• Network Awareness: The inherent mobility of Intel® Atom™ processor class devices means that users expect to roam freely and treat network connection in the most casual possible way, expecting seamlessness. The battery powered nature of the devices also dictates that savvy users will intentionally drop connections at will, because full time antenna power can cut battery life by half. Therefore, applications optimized for the Intel® Atom™ processor must be prepared to handle exceptional conditions where network connections are dynamically dropped, remade, and handed off, as the user wanders. Because MIDs typically provide more than one type of connectivity (e.g. wireless, Ethernet, Bluetooth* ...), the connectivity behavior of MIDs is far more dynamic than would typically be the case for desktop- or laptop-based applications.
    • Hardware Awareness: Consumers love the convenience and "handiness" of mobile devices, but precisely because of their small form factor, users also expect to be able to "pair" them with peripherals or other computers that amplify or reinforce their utility. This creates a huge potential for exceptional hardware conditions, some of which are extraordinarily complex (think external monitors or multiple monitors). Variation in screen sizes, pixel density, screen orientation and color capabilities are all factors which an app might be called upon to detect and intermediate.
Some types of software defects won't be initially apparent or repeatable in a development environment, because the target is a resource-constrained platform. There are several potential explanations when this circumstance occurs:
  • Users don't have exactly the same files and applications on their systems as developers;
  • Transient conditions of resource exhaustion (memory, power, bandwidth, etc) occur on the smaller device, but not on the development system;
  • Peculiarities of timing and threading that result in race conditions or memory leaks produce a noticeable result on the small device but not on the development system.
The key to identifying the source of non-reproducible problems quickly-particularly if they are intermittent in nature in the small device-is stress testing. Various stress testing techniques and utilities are available as open source tools and examples (see Table 1 for a link to more information on stress testing tools for Windows* applications), but fundamentally they all operate by withdrawing resources from the system until an app either fails or handles the exceptional situation gracefully. Stress testing tools are often the only way to identify memory leaks and race conditions that occur as a result of interactions between applications. Because it is a virtual certainty that small devices like MIDs will frequently encounter circumstances of near exhaustion of power, memory, bandwidth and processor utilization, it is especially important that they undergo stress testing to assure the quality and reliability of optimized code. (Learn more about stress testing tools.)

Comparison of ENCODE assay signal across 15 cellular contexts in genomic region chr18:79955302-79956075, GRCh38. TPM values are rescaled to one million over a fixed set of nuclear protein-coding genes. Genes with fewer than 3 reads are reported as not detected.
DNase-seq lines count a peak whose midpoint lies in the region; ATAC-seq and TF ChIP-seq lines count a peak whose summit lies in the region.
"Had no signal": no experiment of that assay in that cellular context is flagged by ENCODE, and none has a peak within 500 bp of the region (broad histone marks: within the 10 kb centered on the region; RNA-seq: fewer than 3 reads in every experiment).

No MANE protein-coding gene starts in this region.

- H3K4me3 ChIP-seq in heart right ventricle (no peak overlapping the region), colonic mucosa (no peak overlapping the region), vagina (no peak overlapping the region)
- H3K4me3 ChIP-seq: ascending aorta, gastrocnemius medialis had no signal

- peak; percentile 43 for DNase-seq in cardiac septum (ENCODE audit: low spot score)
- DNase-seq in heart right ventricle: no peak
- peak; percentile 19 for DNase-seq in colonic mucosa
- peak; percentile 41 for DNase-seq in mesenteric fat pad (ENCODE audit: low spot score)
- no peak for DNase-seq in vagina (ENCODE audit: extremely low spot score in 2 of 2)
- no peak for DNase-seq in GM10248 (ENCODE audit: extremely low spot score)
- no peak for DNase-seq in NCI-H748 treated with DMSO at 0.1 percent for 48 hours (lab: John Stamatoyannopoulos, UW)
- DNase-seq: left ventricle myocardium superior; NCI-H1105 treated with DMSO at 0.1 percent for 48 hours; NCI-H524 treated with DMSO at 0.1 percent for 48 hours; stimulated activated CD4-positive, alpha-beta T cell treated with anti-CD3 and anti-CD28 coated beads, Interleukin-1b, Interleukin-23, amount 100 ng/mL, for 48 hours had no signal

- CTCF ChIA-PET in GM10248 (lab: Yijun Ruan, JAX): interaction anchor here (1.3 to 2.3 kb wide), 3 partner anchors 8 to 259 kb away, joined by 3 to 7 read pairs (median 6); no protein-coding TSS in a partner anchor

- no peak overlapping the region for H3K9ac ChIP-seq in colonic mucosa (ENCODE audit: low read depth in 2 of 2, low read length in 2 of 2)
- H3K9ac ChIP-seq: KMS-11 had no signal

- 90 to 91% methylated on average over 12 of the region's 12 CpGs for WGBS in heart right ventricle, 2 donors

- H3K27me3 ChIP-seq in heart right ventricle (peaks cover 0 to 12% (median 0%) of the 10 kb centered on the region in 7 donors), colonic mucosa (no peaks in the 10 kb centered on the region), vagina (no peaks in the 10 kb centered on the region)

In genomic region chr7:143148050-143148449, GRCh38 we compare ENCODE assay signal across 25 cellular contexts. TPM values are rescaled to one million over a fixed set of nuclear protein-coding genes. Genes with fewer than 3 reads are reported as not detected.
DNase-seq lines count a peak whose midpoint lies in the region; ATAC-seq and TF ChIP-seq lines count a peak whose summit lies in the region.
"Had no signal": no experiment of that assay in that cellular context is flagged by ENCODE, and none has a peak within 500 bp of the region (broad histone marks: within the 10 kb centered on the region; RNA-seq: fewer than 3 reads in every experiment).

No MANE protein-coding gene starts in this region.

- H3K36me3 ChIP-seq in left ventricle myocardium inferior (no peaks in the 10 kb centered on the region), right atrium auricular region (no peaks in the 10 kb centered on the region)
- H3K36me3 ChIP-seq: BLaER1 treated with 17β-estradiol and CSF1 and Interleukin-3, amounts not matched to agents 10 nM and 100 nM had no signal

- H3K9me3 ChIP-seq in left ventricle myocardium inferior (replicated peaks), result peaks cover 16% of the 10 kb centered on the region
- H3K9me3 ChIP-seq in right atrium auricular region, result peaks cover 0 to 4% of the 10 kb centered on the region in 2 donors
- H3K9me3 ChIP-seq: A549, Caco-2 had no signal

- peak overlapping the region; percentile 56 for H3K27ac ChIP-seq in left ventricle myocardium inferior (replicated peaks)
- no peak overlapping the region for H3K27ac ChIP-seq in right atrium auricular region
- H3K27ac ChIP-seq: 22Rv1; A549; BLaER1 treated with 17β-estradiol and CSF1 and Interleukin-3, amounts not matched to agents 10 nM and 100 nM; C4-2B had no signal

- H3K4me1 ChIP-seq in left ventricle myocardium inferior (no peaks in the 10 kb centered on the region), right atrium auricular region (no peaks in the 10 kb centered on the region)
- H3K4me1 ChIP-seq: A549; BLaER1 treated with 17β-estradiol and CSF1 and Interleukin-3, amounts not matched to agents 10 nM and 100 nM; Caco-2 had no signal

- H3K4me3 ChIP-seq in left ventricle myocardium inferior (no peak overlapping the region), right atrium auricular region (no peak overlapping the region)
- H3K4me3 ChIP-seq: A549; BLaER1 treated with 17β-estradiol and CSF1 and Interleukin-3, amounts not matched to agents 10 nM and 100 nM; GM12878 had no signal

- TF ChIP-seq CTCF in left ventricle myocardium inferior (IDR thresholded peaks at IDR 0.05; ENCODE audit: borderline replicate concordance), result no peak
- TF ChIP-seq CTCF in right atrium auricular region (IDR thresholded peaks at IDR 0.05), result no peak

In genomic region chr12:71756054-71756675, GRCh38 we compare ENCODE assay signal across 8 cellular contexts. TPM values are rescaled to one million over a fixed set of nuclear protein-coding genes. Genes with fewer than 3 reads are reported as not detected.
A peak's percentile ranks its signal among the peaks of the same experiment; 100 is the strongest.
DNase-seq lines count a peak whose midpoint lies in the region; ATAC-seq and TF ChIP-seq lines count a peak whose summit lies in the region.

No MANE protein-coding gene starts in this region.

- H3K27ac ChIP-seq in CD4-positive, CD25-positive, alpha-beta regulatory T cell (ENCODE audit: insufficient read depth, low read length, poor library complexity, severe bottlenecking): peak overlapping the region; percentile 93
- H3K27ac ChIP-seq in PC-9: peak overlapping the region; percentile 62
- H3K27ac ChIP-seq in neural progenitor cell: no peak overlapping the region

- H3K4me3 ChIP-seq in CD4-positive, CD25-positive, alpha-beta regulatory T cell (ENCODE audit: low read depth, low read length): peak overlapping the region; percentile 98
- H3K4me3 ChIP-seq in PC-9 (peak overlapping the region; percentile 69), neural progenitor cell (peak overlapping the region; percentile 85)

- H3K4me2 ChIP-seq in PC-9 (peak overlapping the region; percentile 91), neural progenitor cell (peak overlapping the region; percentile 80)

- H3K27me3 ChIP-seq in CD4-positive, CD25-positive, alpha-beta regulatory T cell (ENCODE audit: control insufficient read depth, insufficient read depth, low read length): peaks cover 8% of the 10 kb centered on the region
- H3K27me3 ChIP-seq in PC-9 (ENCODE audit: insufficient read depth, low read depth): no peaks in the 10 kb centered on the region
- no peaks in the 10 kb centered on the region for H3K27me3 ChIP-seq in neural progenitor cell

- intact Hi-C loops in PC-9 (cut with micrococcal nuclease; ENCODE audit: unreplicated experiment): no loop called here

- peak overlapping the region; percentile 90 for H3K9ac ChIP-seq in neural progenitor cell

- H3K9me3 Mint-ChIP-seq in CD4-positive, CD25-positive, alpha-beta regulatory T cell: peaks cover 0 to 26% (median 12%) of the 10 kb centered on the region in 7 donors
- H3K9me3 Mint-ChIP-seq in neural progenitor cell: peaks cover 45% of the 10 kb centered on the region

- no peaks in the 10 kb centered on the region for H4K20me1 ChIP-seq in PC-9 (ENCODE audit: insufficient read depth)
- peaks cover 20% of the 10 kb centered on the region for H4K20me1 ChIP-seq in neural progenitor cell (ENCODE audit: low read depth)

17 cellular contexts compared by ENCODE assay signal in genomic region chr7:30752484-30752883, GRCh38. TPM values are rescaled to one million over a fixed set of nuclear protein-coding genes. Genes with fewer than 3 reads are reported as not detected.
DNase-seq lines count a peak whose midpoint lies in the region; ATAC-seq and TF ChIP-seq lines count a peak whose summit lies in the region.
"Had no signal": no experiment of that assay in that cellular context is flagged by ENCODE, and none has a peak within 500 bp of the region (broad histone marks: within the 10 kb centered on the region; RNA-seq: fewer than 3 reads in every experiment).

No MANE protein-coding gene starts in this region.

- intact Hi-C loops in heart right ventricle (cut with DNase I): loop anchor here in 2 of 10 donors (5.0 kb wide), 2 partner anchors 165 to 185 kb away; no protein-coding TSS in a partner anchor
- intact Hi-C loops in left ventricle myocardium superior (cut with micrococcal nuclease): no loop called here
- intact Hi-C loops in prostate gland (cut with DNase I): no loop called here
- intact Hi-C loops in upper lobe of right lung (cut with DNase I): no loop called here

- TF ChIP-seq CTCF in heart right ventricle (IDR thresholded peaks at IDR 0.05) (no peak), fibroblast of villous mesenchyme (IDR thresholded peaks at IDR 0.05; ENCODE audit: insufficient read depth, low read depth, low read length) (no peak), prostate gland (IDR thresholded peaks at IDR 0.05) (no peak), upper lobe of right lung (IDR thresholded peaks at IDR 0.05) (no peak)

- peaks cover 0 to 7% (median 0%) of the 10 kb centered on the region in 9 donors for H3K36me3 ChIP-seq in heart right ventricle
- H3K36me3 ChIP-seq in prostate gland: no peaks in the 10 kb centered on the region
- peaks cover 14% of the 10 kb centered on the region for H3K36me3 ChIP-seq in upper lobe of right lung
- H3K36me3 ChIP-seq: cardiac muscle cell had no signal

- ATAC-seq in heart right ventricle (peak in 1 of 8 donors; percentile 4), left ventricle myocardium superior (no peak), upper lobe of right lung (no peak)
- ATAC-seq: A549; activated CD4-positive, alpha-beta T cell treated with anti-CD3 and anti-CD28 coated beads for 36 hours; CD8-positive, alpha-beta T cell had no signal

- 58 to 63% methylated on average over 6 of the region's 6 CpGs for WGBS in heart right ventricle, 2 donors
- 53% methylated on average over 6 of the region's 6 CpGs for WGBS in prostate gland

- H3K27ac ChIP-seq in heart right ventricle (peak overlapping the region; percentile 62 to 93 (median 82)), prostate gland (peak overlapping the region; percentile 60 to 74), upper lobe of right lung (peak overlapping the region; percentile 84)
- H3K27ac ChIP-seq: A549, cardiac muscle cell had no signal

Best-of-Breed Tools for Debugging and Optimizing Intel® Atom™ Microarchitecture Code

Without question, the best overall development environment for Windows-targeting MID developers comes from the people who bring us Windows* Microsoft's* Visual Studio* 9.0 is available for 90 day free trial (Download here.) and gives developers an opportunity to experiment with its integrated debugging facilities and support before committing to purchase. Microsoft's visual and intuitive debugging interface allows developers to watch memory regions; set breakpoints on execution, memory access and events; dynamically view stack and register contents; step code execution; and attach processes. (See the University of Washington Computer Science and Engineering program's MSVC debugger tutorial here.)

On the workstation, debug applications run at near native device speeds in between breakpoints, which means that early stage work on code being optimized for Intel® Atom™ devices can proceed very rapidly. When it is time to validate applications on target devices, MS Visual Studio provides essentially the same support for remote debugging, where applications are running under either Windows XP* or Windows Vista* on the MID side. Basically this is accomplished either by installing a remote debugging monitor (provided with Visual Studio 9.0) on the MID side, or by running the remote debugging monitor out of a file share on the workstation side. (Instructions for remote debugger setup.)